A VALUABLE tax break for squeezed middle-income families with children is being examined by the Coalition ahead of the next Budget.
Tanaiste Eamon Gilmore has put a child tax credit on the table as a way to ease the burden for hard-pressed parents.
The Government is already looking at income tax cuts as a priority in Budget 2015.
Now, in an interview with the Irish Independent, Mr Gilmore, pictured, has raised the prospect of a targeted measure aimed specifically at working families with children. A tax credit is effectively a discount off your tax bill, increasing your net pay.
A child tax credit would give a worker with children a larger discount based on the number of children they have.
Mr Gilmore said: "I think we do have to look at the degree of pressure families are under. You can look at the personal tax credits, the question of should there be a child tax credit. These are among the options to be looked at."
The main focus of income tax cuts, to swing in before the next general election, will be providing a boost to squeezed middle-income workers who earn between €30,000 and €60,000.
At the moment, the tax system does allow a one-parent family tax credit, giving a parent with a qualifying child a credit of €1,650.
But there is no widely available tax credit for parents, even though this is commonplace in other European countries.
The Coalition was already looking at a range of options to target middle-income earners and get them out of the punitive higher-rate tax net, where 52 cent of each €1 earned goes on tax. Options being considered include:
* Reducing the higher income tax rate of 41pc.
* Raising the band where workers enter the higher rate.
* Moving around the bands for the universal social charge.
The option of increasing tax credits was previously being played down, as workers do not tend to associate this mechanism with extra money in their pocket.
In contrast, Labour sees tax credits as a means to directly hone in on a particular sector, such as struggling parents with children.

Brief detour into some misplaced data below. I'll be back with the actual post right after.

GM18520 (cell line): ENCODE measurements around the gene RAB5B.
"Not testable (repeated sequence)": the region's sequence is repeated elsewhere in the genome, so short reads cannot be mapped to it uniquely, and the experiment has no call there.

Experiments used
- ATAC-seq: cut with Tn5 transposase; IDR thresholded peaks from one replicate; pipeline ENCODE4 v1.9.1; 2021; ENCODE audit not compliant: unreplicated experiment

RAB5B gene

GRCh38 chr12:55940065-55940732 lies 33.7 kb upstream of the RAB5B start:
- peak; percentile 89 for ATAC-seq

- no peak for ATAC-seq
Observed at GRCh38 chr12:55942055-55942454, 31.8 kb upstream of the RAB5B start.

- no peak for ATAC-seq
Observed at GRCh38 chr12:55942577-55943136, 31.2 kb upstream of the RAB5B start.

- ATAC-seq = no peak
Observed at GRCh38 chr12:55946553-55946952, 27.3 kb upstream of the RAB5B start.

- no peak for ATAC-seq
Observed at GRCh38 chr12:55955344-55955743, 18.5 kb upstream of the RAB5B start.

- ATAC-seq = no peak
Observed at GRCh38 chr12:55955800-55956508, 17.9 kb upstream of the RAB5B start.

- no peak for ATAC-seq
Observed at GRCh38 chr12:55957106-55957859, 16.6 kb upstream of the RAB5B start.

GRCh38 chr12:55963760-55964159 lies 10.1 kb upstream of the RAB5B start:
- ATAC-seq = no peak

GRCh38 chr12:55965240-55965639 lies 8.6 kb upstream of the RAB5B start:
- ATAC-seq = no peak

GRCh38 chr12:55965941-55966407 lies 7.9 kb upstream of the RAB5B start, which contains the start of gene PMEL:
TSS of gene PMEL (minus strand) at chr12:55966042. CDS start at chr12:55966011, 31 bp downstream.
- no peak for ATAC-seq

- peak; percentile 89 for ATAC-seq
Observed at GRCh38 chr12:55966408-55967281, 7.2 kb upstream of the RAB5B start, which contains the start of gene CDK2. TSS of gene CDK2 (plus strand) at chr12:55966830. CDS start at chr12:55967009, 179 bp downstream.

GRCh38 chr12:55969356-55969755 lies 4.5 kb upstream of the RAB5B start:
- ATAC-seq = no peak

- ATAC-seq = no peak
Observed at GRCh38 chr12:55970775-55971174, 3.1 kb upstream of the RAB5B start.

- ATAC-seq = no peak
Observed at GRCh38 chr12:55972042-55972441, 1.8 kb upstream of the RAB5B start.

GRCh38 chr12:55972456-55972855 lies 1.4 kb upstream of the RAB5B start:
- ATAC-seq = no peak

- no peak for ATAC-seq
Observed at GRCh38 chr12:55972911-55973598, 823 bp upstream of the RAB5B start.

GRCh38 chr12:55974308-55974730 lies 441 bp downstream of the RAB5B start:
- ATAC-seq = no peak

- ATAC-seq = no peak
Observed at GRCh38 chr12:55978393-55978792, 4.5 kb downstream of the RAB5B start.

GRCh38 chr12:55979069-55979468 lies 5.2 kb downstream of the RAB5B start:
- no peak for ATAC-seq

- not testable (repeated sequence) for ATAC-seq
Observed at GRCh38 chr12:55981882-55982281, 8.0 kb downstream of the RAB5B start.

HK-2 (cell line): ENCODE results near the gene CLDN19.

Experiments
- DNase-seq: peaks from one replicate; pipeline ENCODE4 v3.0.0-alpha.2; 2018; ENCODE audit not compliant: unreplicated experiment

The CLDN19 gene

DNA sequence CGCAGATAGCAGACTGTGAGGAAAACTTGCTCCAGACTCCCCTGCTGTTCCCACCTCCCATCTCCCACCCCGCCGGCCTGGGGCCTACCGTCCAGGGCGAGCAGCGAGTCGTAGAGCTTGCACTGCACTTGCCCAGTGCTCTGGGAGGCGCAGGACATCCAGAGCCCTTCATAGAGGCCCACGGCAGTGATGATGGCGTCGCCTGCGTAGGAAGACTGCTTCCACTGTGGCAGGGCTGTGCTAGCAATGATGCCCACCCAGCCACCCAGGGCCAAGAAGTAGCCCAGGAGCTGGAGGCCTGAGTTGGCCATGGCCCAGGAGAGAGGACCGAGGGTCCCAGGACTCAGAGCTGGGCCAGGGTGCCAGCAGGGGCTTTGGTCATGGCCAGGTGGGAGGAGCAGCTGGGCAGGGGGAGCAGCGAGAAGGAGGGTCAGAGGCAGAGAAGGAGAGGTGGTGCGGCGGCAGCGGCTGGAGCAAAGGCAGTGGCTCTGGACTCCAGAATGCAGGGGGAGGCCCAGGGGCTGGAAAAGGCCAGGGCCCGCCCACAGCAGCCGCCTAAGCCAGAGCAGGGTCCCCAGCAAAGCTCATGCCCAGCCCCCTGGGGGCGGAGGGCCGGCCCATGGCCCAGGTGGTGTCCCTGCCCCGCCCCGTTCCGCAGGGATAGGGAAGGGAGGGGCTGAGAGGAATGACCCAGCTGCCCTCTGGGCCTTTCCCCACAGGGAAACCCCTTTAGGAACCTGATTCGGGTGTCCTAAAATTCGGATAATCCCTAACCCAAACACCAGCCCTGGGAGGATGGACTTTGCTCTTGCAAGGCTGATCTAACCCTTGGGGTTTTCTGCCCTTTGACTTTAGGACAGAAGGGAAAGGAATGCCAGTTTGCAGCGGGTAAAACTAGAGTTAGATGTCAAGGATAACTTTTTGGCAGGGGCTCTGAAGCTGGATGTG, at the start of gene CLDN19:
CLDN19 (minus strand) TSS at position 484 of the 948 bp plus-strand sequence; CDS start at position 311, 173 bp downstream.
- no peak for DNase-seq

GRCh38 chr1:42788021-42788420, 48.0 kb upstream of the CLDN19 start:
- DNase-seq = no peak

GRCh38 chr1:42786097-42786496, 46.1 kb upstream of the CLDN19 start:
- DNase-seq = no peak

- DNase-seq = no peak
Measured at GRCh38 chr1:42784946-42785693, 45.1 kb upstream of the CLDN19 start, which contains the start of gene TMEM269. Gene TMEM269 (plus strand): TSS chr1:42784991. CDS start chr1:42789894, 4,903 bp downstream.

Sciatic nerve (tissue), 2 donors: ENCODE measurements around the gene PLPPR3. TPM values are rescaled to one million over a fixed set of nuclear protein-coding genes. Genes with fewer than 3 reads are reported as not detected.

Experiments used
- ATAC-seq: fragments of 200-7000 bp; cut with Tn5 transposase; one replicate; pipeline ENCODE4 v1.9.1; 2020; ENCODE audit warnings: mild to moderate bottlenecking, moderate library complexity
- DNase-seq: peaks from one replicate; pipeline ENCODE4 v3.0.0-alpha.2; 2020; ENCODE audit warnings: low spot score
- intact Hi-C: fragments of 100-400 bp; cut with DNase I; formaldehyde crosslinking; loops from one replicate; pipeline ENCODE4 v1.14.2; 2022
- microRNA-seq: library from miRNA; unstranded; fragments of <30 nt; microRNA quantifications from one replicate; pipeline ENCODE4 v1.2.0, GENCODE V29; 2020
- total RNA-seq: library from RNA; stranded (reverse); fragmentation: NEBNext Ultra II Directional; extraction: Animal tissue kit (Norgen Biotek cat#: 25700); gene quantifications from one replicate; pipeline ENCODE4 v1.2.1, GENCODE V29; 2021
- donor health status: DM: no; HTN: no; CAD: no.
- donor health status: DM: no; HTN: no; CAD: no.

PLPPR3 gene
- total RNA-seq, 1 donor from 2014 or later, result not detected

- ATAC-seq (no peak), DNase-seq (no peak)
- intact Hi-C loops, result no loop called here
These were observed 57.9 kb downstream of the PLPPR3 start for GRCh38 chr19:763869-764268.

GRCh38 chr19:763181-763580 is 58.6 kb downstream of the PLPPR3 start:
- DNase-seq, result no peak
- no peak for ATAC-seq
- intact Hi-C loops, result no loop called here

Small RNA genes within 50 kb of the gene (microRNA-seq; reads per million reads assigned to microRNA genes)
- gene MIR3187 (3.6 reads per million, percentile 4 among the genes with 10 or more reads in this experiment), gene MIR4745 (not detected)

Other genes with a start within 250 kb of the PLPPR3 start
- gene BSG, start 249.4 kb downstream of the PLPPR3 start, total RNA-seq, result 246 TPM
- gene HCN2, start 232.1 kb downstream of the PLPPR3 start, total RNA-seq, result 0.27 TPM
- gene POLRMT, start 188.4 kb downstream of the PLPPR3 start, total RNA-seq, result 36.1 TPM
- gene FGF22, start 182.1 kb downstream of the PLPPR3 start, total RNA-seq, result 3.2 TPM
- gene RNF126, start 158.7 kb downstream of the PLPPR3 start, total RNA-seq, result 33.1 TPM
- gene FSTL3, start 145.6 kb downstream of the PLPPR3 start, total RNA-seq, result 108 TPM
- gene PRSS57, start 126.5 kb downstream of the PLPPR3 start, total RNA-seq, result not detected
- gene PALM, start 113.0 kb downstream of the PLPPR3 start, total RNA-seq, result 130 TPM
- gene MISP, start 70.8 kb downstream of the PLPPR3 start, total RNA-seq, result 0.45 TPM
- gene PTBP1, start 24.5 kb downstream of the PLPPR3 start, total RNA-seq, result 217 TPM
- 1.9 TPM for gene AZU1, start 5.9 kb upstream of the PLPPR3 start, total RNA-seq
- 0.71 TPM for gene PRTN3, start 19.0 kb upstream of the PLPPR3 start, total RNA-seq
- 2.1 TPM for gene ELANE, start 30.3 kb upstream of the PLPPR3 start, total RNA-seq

Mr Gilmore said the Government had to continue to focus on relieving the burden on families.
"We are very conscious of the household budget, the family budget, and the pressures that families are under, the costs associated with child rearing. We have addressed the medical issue this year."
Mr Gilmore said a child tax credit was "an option" and the tax relief being looked at could come over a number of budgets.
"I think we have to look at all options. . . Not necessarily all of these are for the next Budget, but I think now that we are seeing the economy recovering; now that we are looking at a situation where what scope will there be for some improvements, we have to get clearer about where our priorities are going to be.
"It won't be just the one budget. You'd look at what can be done, assuming that the economy continues to grow and improve," he said.
The Tanaiste said the scope for tax cuts won't be known until later in the year.
"I think it's important we don't over-egg expectations, because any movement on tax is going to be dependent on the ability of the country to be in a position to do it," he said.
But Mr Gilmore said there were areas where choices could be made on the taxation front. And he expressed a preference for a cut in income tax, rather than capital taxes.
"My view would be we will not be reducing capital taxes, that any reductions in taxes will be on the income tax side," he said.
"We would be looking at relieving the burden of tax on working people and on families, rather than tax reliefs for very well-off people. And within the income tax framework, there are a range of options that I think we are looking at.
"One of those obviously is the rate at which people come into the higher rate of tax, €32,800. It's low and that's one of the options," he added.
Lifting the income threshold where the higher rate kicks in is likely to be the focus of any cut in personal tax in the Budget.
Finance Minister Michael Noonan signalled last week the low threshold at which workers hit the higher rate of tax of 41pc will be targeted.
Earlier this week, Taoiseach Enda Kenny reiterated the top rate of tax is reached at "too low a level".